…Nearly there… Leaning on a good fish to keep his head up








~Trout like this are well worth staking out~


Friday, 17 May 2013

A Race against Time:


Tuesday’s rain pretty much scuppered the whole of Yorkshire.  I thought we’d got away with it as levels seemed normal.  However, come lunchtime a few tributaries where pumping in flood water and some fairly mucky looking stuff at that (right).  Scurrying upstream of these offending limbs, thankfully, clear water existed (bottom left on above photo), but with pelting rain, who knows for how long?  Just when you want flies to emerge the buggers delayed their hatch… It was now a race against time before a lifting river would spoil any hope of dry fly action.  Finally, a flush of olives showed shortly before 3pm, encouraging some pretty impressive trout to feed.  Sport lasted a good hour before a threatening spate had its say.  It’s frustrating watching rafts of olive drift by on angry currents the colour of oxtail soup, though several fish had been fooled, including a couple of thumpers…


~Solid trout like this beauty were in the offing, if you looked hard enough~






Despite heavy rain, swallows were working the water, indicating things were afoot











Another cracking trout to the olive CdC dry and one of the prettiest fish I’ve seen this season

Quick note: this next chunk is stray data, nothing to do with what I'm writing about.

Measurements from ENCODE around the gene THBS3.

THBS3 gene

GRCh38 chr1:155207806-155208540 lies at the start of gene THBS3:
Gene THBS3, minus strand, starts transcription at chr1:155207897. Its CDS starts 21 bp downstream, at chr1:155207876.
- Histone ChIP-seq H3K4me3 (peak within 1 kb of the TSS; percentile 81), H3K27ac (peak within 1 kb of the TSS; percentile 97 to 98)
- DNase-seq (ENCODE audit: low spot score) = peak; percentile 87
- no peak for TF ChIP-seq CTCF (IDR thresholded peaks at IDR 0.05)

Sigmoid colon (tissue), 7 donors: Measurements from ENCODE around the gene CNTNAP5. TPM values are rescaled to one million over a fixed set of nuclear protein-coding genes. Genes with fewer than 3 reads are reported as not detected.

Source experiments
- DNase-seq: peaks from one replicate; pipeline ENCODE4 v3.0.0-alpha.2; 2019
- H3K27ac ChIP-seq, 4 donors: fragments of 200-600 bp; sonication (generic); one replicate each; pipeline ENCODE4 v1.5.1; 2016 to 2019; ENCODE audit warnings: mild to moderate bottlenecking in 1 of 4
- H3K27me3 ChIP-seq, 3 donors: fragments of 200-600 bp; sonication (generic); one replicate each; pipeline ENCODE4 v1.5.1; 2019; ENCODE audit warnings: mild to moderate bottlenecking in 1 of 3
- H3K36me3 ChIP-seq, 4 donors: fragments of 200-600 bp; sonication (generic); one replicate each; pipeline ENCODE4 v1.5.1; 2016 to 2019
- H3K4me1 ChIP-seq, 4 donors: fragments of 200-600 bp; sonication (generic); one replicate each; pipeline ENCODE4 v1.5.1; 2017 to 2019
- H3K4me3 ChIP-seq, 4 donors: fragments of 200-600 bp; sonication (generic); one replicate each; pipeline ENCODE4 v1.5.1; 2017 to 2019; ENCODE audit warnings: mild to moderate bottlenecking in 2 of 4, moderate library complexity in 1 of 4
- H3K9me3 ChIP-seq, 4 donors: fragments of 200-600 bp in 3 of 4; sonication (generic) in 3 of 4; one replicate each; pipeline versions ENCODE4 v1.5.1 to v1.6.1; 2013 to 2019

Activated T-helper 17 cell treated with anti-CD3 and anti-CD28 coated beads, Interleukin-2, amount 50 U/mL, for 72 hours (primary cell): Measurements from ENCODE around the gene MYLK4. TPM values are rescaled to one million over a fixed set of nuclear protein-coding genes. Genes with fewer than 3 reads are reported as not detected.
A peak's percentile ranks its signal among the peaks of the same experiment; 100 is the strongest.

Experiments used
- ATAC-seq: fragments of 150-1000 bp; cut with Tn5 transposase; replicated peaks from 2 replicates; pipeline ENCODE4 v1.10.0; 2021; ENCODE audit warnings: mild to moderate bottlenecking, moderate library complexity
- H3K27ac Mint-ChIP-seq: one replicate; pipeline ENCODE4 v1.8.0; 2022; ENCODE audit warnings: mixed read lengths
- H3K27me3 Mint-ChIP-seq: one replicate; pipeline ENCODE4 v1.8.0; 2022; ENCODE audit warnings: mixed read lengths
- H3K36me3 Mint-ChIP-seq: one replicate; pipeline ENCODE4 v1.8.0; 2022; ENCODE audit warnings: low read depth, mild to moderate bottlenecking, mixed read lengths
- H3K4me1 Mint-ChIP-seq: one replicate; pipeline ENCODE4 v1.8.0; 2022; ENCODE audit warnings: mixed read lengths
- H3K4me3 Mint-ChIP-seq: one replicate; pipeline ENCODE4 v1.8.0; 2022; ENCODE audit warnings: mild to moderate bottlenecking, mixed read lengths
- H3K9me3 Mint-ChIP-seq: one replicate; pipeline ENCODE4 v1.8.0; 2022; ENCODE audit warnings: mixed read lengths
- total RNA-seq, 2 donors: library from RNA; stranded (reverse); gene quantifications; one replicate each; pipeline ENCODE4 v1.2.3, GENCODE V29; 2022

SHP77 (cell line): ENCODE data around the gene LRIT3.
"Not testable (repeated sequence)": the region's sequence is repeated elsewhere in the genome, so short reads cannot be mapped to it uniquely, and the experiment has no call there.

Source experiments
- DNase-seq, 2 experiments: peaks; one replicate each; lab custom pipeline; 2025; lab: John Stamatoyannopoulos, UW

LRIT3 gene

~By 4.30 the water had turned a yucky brown, bringing an abrupt end to sport~


Wednesday, 15 May 2013

Touch ‘n Go:


Eager to get out and see if the weekend hatches weren’t just a one off, a day of blustery showers really didn’t promise much.  Repeated heavy downpours (right) laced with hailstones dropped temperatures by several degrees, which in my book isn’t conducive to good fly hatches.  And when the magical hour of activity well passed, I was beginning to get worried.  As Ephemerids often do they kept me waiting until gone 2 o’clock…nine minutes past to be exact… With Olive Uprights and Iron Blues bursting into life the trout went positively nuts, treating me to a good 3 hours of intense action.  The often blustery wind that hindered casting also flattened countless duns which became easy pickings for stationed trout.





~First of the day, a fit looking fish~










…The squally conditions kept knocking both Olive Upright and Iron Blues onto their sides.  Swamped at the surface these duns became easy pickings for trout… 







The Iron Blue Cul (IBC) accounted for the bulk of my haul though any trout which snubbed this would usually be tempted up to an Olive Upright imitation


Monday, 13 May 2013

Mass Hatch…


Against the run of recent form our latest spell of nasty weather blessed us with an unforeseen, yet extremely  welcome fly hatch of biblical proportions!  Not only did Olive Uprights treat us with sustained activity, Iron Blue Duns joined in too, making it a day of days.  For the first time this season, numbers of trout where discovered topping in several pools, making those weeks of scratching about a distant memory… These trout literally went berserk, mopping up everything in their path.  Even fish hell bent of targeting Iron Blues couldn’t resist a size 14 CdC dun.  Sadly, a strong breeze blew many duns into marginal scum lanes, trapping them there (above).  And whilst these winged adults perished, many more made it to safety.  Fingers crossed this has signalled the start of our season proper and not before time.